Charlie Kratovil, a University alumnus and New Brunswick community organizer, said renters must know the laws surrounding their security deposit.

Landlords often use security deposits as leverage, said Kratovil, a New Brunswick resident. Renters should know that money from a security deposit should be in an interest bearing account that tenants can access. Landlords may not spend the security deposit money, he said.

When landlords do not tell tenants how to access their deposit, tenants can use the money to pay for their rent, he said. Landlords must give the tenants back the security deposit within 30 days of the lease’s end or tenants are entitled to receive double the amount of the security deposit.

“A lot of people expect their money back and only get a small fraction of it or just never hear from the landlord again,” Kratovil said. “You really want to protect yourself from that.”

Deguzman said he has not experienced any issues with his landlord.

“My landlord’s pretty nice, he acts more as a peer. I don’t really have any problems with him,” he said. “He always checks up on us.”

But Justin Levatino, a School of Engineering senior, said his landlord from last year misused his security deposit.

“Last year I lost half of it, and half of the stuff that [my landlord] deduced off of us was preexisting,” he said. “He said there was graffiti in the basement but we came with it there.”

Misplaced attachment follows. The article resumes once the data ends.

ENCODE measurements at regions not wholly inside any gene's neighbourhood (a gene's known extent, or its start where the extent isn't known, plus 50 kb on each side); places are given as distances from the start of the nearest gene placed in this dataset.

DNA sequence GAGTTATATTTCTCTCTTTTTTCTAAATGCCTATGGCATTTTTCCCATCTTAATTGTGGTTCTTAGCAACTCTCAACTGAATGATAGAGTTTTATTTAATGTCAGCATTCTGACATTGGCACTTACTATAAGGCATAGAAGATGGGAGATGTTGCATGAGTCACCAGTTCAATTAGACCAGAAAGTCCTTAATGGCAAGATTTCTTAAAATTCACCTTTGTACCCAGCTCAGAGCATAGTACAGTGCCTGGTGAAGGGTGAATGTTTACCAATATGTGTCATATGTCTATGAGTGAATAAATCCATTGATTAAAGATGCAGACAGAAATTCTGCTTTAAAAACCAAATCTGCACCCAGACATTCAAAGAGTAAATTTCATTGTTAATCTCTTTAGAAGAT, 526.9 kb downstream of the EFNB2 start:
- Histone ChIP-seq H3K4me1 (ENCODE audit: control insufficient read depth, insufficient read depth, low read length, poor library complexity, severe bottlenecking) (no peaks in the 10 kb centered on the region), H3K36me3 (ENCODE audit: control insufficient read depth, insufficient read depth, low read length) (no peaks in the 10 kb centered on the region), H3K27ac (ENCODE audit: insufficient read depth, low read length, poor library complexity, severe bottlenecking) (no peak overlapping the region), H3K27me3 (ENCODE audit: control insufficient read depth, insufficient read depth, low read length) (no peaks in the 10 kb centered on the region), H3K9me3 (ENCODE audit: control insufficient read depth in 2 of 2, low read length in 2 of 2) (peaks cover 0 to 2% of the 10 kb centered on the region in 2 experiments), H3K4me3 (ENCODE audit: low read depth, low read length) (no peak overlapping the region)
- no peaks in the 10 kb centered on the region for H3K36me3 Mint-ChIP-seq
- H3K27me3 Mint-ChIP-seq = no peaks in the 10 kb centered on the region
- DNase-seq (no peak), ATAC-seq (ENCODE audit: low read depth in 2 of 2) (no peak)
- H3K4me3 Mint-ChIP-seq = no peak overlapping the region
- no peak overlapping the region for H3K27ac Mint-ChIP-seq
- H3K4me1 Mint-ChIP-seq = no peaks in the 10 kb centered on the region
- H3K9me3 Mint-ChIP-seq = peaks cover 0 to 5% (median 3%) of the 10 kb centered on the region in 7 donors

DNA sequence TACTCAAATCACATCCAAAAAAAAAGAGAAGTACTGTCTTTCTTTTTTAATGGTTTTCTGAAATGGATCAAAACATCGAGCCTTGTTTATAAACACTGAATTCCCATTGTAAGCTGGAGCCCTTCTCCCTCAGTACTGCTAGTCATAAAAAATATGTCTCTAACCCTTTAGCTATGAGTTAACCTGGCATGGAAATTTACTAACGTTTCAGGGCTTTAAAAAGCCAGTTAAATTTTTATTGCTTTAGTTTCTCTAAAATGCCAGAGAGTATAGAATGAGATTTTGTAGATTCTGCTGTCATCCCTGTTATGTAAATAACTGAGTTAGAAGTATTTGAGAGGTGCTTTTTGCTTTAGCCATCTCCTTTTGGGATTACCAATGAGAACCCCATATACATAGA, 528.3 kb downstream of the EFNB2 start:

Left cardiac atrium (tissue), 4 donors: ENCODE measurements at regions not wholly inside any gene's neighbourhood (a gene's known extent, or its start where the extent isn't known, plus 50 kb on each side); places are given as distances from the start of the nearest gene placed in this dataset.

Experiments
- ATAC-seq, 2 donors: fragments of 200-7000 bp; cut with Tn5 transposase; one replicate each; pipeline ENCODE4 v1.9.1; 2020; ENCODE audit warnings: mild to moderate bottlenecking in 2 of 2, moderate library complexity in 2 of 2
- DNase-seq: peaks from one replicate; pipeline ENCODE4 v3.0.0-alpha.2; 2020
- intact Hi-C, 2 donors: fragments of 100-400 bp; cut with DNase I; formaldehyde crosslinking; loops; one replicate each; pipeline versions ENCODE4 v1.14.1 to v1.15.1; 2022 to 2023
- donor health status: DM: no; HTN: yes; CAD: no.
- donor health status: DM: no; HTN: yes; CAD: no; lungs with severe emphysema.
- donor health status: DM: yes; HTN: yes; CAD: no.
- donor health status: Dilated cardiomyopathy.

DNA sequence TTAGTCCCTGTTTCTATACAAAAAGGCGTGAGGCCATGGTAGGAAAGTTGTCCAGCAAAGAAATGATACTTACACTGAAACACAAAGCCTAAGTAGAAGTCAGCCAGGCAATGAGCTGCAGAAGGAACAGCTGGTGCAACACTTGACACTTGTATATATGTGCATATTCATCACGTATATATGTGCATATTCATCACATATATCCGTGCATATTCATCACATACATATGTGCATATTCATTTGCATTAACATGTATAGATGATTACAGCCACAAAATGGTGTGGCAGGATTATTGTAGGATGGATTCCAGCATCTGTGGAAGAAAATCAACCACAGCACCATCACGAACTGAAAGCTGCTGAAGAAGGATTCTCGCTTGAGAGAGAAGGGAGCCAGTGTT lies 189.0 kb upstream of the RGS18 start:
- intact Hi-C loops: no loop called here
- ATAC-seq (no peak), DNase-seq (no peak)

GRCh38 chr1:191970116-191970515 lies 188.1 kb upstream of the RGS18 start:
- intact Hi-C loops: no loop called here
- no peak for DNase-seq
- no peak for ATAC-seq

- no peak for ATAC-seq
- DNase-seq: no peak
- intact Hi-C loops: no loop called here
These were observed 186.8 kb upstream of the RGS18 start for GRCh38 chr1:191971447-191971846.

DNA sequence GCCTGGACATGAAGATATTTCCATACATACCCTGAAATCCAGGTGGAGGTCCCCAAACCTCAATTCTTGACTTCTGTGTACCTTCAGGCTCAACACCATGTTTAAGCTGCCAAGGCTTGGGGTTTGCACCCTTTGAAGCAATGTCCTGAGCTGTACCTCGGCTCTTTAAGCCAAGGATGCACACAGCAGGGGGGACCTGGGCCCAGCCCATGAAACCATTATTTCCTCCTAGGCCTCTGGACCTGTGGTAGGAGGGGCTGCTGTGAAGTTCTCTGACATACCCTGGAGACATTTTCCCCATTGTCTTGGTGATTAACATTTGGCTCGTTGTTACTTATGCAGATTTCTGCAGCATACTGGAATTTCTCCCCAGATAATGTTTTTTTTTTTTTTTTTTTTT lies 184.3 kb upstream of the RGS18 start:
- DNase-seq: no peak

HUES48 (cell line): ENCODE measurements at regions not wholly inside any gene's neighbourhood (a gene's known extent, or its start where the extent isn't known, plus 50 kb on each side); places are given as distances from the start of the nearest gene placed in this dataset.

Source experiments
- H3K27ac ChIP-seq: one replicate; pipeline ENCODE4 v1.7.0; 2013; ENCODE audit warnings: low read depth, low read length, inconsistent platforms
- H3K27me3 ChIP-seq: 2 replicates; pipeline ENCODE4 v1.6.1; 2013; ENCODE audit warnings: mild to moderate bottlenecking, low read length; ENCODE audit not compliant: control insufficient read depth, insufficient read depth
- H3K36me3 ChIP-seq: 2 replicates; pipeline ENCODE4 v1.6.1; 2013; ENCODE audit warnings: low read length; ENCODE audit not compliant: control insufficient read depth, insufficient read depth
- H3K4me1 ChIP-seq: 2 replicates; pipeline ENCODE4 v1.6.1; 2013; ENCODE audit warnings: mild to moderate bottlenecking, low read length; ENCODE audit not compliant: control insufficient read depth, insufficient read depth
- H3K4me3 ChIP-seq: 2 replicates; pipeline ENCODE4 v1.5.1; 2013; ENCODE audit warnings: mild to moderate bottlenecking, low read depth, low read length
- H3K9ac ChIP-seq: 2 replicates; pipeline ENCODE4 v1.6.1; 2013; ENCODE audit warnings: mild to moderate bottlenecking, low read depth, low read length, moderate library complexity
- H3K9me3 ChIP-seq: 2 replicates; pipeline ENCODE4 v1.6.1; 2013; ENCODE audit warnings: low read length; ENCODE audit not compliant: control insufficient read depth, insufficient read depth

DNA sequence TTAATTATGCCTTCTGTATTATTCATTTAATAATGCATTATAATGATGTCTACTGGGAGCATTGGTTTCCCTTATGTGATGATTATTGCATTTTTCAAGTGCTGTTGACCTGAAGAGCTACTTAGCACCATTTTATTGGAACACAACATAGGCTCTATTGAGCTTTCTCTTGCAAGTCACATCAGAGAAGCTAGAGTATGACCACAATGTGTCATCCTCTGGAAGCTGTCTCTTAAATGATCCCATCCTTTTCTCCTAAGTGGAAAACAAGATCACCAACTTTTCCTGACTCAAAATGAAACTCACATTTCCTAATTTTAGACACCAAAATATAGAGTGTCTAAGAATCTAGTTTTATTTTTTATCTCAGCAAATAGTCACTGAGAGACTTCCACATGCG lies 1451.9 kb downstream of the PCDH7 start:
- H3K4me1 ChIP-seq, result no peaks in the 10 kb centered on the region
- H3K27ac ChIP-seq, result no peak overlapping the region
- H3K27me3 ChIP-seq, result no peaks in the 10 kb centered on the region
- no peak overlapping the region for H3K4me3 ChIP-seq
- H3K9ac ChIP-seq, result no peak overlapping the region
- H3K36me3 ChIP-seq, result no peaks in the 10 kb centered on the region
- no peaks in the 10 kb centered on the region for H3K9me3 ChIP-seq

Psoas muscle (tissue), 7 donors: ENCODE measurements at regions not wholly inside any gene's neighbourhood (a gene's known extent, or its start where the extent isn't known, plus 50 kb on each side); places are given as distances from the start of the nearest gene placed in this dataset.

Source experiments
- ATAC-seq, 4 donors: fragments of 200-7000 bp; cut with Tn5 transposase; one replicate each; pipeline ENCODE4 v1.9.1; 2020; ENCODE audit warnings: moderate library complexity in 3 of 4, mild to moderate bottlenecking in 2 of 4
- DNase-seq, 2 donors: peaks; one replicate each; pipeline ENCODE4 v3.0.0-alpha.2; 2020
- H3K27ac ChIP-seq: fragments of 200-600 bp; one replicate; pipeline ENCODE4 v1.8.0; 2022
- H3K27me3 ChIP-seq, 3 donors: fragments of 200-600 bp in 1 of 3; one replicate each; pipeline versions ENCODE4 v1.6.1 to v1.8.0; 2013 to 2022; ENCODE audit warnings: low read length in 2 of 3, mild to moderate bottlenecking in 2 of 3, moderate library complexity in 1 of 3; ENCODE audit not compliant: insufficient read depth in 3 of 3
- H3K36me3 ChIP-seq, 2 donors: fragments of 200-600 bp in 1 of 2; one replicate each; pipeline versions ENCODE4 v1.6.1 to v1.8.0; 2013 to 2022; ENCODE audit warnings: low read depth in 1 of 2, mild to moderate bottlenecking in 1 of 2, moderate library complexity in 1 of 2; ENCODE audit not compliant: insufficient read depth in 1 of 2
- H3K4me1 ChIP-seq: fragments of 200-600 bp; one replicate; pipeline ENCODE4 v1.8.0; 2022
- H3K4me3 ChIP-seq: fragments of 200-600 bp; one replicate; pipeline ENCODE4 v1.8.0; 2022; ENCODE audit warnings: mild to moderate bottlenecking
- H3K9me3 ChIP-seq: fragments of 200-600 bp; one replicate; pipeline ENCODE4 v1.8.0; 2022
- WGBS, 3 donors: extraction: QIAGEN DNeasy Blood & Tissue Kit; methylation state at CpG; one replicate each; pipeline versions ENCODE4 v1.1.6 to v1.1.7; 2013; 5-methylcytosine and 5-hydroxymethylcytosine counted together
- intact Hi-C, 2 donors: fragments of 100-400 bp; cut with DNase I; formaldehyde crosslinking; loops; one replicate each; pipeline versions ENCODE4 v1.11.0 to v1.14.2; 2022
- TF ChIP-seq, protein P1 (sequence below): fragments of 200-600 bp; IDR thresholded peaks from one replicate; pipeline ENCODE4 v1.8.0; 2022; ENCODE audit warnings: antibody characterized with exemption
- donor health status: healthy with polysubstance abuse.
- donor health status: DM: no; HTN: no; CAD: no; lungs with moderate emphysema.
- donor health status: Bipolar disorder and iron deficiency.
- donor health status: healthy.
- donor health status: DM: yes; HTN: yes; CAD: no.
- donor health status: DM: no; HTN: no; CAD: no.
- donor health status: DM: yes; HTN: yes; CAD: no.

Kratovil said tenants must manage and maintain a positive relationship with their landlord and be upfront about any issues.

“It’s somebody you’re going to have to deal with every time there’s a maintenance issue ...  an emergency or a crime or some problem happens on the property” he said.

“It’s also the person you’re going to have to deal with usually once a month to pay the bill.”

Getting involved in the city’s government can help tenants learn about their rights and future issues they may face, Kratovil said. He advises tenants to attend rent control board and city planning board meetings.

Judy Shaw, a senior research specialist at the Bloustein School of Planning and Public Policy, said students must also consider a property’s environment in terms of personal health.

Shaw said tenants should know when their property’s year of construction was to avoid risks of lead exposure.

“Before 1978, you could paint with lead paints and now you can’t,” she said. “So any building that was before 1978 runs the possibly of having lead based paints in the walls of the house.”

Shaw said tenants could avoid the risk of lung cancer by asking their landlord about the area’s radon situation.

“The thing that’s so unusual about radon is your [neighbor’s] house could be fine and you’re living right next door and your house is not. It’s that random,” she said.

Shaw said changing personal behaviors could also minimize health risks.

“We’re looking at the physical house, but we’re also looking at the behaviors and interaction between the house and the people,” she said.

Overuse of cleaning supplies, pets, mold spores and air fresheners all can correlate with respiratory issues, Shaw said.

Understanding fire drills and having emergency numbers posted are also preventative measures that a tenant must consider.

By Alex Meier